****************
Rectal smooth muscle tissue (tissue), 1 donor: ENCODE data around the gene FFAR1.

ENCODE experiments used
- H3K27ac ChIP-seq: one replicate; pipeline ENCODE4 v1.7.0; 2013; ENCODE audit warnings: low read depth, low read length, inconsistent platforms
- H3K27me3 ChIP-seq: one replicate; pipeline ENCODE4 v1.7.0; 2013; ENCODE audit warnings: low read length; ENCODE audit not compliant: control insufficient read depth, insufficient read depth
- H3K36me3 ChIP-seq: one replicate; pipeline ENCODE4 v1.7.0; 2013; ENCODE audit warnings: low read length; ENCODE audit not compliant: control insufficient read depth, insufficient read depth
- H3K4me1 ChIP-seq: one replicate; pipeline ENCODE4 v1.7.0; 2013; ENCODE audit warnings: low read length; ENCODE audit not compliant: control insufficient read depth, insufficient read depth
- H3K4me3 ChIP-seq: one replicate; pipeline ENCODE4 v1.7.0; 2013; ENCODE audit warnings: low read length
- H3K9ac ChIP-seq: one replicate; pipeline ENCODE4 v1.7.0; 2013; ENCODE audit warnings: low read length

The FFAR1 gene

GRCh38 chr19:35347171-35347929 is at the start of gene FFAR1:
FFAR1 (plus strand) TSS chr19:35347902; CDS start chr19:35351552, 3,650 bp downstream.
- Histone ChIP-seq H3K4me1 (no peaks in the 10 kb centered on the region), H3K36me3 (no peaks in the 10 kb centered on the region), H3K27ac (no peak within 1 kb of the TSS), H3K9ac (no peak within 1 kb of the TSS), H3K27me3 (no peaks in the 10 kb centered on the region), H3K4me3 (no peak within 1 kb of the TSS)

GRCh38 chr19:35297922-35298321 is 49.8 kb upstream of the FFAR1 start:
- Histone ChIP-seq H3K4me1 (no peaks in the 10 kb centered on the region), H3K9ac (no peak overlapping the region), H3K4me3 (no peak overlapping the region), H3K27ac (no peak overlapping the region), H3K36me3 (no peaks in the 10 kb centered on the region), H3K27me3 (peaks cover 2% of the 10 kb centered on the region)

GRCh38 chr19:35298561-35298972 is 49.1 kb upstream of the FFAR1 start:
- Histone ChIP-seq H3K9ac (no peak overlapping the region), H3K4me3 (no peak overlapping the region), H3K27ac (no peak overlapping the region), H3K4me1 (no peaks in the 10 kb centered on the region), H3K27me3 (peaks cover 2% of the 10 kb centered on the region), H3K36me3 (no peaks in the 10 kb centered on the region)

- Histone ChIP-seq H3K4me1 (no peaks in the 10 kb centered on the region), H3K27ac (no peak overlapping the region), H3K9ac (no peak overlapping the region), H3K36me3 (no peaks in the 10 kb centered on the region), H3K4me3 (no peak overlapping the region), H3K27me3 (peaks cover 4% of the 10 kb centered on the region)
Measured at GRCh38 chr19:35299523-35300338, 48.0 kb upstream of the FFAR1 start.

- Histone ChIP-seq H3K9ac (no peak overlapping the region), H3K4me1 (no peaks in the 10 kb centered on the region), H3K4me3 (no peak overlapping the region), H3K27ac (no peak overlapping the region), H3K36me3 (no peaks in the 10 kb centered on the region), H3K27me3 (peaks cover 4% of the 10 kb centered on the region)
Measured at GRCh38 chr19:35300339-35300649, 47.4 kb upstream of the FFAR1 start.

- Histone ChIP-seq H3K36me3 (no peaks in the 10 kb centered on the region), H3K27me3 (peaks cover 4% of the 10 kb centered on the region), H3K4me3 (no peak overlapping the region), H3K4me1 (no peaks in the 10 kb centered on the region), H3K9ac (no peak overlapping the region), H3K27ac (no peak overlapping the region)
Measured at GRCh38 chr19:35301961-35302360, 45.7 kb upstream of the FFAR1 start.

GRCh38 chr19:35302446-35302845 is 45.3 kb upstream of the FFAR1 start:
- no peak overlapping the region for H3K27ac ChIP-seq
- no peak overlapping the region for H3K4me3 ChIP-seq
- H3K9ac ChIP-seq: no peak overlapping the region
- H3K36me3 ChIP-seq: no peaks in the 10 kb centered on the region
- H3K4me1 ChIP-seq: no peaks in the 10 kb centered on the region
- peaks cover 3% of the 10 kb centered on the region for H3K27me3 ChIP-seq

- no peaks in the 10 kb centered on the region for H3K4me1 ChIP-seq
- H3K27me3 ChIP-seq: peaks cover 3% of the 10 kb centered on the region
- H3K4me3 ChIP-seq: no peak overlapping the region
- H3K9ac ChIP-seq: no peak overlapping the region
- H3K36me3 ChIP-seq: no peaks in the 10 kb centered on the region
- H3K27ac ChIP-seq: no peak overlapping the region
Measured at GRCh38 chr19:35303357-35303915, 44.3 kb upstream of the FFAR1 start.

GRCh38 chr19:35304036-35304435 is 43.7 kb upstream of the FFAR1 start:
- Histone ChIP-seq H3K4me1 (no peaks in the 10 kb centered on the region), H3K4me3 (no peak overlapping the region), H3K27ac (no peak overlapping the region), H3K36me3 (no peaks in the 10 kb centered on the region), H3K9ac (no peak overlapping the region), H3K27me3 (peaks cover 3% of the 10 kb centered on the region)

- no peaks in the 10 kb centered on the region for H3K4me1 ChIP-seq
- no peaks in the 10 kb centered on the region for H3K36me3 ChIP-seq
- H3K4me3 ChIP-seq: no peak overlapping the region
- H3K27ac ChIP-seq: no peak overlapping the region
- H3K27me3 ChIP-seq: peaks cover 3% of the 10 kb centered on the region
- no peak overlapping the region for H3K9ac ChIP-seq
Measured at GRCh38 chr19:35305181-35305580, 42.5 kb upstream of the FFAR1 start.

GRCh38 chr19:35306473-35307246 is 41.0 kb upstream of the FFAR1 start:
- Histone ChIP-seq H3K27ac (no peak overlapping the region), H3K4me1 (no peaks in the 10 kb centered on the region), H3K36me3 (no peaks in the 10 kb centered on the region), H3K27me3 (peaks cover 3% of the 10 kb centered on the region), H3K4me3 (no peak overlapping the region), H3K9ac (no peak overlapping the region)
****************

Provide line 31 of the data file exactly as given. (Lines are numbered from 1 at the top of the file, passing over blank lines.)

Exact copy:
- H3K27me3 ChIP-seq: peaks cover 3% of the 10 kb centered on the region